Editorial Session: News Design – It's a Brainshop!
The editorial session will be led by Ed Henninger, the director of Henninger Consulting. An independent newspaper consultant since 1989, he has been involved in several startups, including business newspapers, trade newsletters and niche publications.

The May 2nd morning session will zero in on news design basics: awakening the brain, balance, focus, contrast, proportion, unity, typography, color, risk and making a plan. He will take a look at pages submitted by members looking for ways to do things better.

Henninger recently developed FasTrak, a breakthrough redesign process created exclusively for smaller dailies and weeklies. With another of his redesign programs, PowerWeek, your newspaper can be redesigned in only one business week. A third innovation he developed is called SelectDesign. With this plan, he works with you to redesign sections, pages or elements you choose for improvement.

During the past three years, Henninger has traveled to the Republic of Georgia numerous times to offer design workshops and assist with redesigns of several daily and weekly newspapers. In the summer of 2005, he visited Armenia to offer similar workshops.

Henninger recently completed redesigns of The High Point Enterprise in High Point, N.C.; The Jonesboro Sun in Jonesboro, Ark.; the Hood County News in Granbury, Texas; The Natchez Democrat in Natchez, Miss.; and The Ludington Daily News in Ludington, Mich.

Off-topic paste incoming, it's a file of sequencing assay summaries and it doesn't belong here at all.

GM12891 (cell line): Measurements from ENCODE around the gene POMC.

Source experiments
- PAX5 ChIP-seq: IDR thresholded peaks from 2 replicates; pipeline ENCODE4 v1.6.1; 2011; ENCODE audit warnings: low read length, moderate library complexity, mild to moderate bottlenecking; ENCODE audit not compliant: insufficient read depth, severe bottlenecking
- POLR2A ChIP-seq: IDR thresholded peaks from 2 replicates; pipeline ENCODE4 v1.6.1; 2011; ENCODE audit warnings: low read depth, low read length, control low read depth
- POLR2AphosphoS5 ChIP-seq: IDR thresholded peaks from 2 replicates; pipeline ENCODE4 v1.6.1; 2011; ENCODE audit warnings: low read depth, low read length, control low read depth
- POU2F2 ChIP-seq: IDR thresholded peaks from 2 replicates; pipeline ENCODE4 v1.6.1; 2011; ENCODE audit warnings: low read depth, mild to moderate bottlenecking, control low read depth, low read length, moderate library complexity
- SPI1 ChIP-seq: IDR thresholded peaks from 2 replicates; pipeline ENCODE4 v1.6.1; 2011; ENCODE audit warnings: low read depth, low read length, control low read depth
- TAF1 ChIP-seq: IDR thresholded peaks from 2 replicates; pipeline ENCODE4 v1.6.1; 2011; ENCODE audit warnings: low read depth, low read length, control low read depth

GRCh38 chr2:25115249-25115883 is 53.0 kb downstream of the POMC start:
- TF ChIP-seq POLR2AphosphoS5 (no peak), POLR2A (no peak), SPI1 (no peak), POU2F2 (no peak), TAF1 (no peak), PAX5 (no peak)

Henninger's redesign of the Business Courier in Cincinnati helped that newspaper earn recognition as one of the top five business weeklies in the United States.

The Kentucky New Era in Hopkinsville, Ky., received 11 awards for design and typography. The front page won the top two awards and the sports front took first, second and third.

Henninger redesigned The Southern Illinoisan in Carbondale, Ill. Shortly thereafter, The Southern Illinoisan was named first in General Excellence.

Some of Henninger's clients include the New York Press Association, Southern Newspaper Publishers' Association, Saskatchewan Weekly Newspaper Association, American Press Institute, New England Press Association, and the South Carolina Press Association.

His column on newspaper design appears regularly in Publishers' Auxiliary, the publication of the National Newspaper Association. His column also appears in the bulletin of the Southern Newspaper Publishers Association as well as the newsletters of numerous press organizations throughout the U.S. and Canada. It is also distributed free worldwide to more than 1,400 subscribers.

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